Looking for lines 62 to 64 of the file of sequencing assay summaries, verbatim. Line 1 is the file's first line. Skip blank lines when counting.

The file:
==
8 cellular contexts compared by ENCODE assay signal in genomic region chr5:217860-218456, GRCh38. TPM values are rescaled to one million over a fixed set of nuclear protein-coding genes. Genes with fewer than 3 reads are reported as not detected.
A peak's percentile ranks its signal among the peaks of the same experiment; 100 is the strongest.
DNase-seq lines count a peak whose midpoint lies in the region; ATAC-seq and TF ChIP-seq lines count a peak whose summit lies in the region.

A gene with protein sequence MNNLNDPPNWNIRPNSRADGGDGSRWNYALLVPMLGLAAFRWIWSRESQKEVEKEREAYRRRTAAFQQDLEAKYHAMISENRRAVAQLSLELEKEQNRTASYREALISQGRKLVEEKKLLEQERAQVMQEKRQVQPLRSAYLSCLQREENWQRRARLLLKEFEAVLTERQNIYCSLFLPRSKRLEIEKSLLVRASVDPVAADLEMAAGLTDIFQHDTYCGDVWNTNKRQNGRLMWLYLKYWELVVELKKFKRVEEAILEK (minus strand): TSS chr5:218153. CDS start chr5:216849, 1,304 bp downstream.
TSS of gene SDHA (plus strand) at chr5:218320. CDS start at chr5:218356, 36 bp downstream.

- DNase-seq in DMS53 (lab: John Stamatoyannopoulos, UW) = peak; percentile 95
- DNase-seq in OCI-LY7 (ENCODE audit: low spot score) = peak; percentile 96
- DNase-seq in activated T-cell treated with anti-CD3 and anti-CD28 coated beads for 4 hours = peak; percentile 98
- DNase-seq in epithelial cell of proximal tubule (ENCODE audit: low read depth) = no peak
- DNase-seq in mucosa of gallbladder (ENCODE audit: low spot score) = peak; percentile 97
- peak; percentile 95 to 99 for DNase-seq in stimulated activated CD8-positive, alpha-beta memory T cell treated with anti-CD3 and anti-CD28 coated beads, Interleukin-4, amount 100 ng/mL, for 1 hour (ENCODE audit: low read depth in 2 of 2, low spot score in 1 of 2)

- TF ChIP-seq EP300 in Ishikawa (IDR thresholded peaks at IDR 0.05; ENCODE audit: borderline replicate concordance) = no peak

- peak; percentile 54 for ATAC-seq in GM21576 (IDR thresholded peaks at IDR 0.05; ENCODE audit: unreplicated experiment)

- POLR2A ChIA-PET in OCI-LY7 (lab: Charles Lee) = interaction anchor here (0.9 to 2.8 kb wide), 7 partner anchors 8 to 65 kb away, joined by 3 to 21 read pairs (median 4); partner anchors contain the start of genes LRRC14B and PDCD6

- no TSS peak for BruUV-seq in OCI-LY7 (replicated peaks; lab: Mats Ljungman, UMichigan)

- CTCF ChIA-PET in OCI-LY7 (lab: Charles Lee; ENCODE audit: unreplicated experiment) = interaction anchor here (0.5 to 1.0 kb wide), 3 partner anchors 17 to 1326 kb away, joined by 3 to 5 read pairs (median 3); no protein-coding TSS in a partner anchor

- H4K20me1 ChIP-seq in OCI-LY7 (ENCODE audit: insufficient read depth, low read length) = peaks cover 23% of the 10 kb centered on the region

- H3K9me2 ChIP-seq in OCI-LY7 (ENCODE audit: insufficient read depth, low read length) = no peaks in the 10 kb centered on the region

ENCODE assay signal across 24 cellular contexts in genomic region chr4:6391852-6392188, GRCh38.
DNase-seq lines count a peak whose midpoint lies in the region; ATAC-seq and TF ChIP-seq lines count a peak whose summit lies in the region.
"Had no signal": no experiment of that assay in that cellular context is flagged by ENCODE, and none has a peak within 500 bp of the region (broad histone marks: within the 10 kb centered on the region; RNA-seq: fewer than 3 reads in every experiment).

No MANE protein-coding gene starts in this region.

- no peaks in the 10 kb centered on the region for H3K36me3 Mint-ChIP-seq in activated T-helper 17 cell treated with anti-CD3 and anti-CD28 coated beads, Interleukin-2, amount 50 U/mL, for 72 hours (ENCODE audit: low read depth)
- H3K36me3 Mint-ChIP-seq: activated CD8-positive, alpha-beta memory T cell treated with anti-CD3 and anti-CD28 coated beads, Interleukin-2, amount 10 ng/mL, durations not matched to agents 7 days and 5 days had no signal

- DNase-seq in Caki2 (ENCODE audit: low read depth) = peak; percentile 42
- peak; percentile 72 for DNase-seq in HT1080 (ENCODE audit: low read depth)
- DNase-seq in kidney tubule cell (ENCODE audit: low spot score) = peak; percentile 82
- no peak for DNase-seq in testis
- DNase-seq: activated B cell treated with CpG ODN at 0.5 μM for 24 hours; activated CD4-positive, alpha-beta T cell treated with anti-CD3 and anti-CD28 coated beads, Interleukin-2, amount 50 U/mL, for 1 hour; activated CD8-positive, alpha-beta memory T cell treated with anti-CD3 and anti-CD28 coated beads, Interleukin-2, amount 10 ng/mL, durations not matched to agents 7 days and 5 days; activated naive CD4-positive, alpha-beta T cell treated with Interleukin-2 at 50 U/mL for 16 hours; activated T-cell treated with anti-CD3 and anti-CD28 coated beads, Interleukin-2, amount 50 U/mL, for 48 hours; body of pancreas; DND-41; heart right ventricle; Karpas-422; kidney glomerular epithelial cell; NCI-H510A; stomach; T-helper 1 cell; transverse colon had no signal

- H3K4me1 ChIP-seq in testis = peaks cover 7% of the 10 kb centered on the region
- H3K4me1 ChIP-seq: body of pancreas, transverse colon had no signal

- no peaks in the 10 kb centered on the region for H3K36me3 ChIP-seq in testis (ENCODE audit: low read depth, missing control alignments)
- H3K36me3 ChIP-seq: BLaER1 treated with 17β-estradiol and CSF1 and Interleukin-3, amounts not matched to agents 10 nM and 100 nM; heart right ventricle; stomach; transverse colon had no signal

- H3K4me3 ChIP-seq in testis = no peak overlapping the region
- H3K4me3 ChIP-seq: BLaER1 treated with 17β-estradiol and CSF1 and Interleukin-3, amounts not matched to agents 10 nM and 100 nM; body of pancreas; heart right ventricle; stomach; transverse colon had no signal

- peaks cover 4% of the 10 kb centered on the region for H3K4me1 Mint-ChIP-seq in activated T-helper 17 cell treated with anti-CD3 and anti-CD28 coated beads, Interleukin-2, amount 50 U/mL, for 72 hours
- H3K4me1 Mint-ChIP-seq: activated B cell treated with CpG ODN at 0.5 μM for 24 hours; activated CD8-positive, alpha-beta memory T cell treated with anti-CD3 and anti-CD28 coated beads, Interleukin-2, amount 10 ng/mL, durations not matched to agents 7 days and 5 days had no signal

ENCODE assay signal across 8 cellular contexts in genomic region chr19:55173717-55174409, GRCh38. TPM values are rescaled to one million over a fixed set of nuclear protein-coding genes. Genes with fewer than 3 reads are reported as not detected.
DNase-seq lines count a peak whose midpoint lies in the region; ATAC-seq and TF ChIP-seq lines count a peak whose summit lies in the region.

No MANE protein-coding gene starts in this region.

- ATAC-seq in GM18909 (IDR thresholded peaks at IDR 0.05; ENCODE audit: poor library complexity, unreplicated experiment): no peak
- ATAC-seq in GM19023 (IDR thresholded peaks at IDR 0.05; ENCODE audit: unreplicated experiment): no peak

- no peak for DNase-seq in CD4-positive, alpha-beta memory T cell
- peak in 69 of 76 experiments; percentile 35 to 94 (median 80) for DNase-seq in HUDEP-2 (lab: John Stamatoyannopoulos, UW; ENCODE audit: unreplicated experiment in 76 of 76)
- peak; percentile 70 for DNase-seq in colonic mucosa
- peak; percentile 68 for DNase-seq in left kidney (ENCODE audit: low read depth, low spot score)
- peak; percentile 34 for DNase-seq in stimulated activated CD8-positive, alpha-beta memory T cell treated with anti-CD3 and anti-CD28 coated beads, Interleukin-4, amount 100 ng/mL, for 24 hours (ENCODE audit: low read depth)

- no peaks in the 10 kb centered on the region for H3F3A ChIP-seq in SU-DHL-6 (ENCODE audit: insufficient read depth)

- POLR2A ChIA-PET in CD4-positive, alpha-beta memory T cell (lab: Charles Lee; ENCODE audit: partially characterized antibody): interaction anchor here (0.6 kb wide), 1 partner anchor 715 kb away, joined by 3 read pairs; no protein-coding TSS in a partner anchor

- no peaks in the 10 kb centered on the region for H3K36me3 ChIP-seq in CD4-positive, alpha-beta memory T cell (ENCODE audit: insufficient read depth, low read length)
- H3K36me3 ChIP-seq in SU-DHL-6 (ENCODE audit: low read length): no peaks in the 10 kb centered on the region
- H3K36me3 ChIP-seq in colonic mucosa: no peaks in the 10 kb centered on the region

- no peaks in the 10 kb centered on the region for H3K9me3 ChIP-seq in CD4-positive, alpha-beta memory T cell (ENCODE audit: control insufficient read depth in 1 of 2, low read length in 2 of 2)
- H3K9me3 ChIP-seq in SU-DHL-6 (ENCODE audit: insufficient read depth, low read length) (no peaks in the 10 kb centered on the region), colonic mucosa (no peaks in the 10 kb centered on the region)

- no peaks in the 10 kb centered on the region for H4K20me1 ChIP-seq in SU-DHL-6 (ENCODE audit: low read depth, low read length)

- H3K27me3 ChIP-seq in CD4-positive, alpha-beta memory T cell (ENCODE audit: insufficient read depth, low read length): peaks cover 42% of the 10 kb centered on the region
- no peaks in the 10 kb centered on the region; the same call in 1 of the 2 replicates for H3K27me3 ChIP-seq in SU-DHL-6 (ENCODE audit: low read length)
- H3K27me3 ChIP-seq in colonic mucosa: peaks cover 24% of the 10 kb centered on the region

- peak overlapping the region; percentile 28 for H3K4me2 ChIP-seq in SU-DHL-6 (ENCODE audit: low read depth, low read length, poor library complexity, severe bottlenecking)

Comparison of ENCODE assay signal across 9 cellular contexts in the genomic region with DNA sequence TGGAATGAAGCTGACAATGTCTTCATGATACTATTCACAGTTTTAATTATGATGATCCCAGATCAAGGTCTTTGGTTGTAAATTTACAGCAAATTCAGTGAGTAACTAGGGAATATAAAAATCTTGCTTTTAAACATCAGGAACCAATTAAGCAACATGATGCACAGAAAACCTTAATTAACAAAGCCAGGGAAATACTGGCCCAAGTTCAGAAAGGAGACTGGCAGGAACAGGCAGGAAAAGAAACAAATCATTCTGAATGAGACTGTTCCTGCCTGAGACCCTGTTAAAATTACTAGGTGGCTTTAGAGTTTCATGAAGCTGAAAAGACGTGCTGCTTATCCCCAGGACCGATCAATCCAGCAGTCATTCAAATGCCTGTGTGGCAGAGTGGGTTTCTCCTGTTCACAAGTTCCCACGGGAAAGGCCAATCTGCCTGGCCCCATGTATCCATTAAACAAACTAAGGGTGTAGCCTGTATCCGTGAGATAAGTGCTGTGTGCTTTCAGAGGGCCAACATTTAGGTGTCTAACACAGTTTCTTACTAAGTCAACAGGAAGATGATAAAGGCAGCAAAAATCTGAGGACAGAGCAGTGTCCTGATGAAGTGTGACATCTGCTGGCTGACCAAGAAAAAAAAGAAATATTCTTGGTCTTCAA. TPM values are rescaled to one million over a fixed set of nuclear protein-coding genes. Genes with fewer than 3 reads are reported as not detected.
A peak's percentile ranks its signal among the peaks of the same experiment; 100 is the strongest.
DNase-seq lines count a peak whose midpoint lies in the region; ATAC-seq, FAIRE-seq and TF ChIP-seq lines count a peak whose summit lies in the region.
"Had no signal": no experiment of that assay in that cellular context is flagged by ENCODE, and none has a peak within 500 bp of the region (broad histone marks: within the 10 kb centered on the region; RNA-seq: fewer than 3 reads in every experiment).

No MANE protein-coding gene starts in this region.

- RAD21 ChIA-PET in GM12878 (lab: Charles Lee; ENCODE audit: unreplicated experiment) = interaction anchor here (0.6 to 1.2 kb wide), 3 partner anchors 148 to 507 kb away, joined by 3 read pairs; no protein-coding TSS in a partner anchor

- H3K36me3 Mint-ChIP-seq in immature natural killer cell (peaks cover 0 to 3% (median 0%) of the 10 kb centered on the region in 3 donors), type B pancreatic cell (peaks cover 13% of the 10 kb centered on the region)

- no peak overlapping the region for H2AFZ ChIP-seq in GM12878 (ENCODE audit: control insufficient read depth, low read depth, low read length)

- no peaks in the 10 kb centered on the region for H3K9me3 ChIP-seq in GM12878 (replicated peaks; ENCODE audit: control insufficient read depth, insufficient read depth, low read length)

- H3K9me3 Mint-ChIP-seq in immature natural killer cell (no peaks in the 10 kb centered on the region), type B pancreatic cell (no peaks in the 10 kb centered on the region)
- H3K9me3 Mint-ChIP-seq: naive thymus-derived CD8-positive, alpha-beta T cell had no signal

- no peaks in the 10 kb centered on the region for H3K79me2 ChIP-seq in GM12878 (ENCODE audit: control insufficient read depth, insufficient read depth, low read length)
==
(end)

DNase-seq lines count a peak whose midpoint lies in the region; ATAC-seq, FAIRE-seq and TF ChIP-seq lines count a peak whose summit lies in the region.
"Had no signal": no experiment of that assay in that cellular context is flagged by ENCODE, and none has a peak within 500 bp of the region (broad histone marks: within the 10 kb centered on the region; RNA-seq: fewer than 3 reads in every experiment).

No MANE protein-coding gene starts in this region.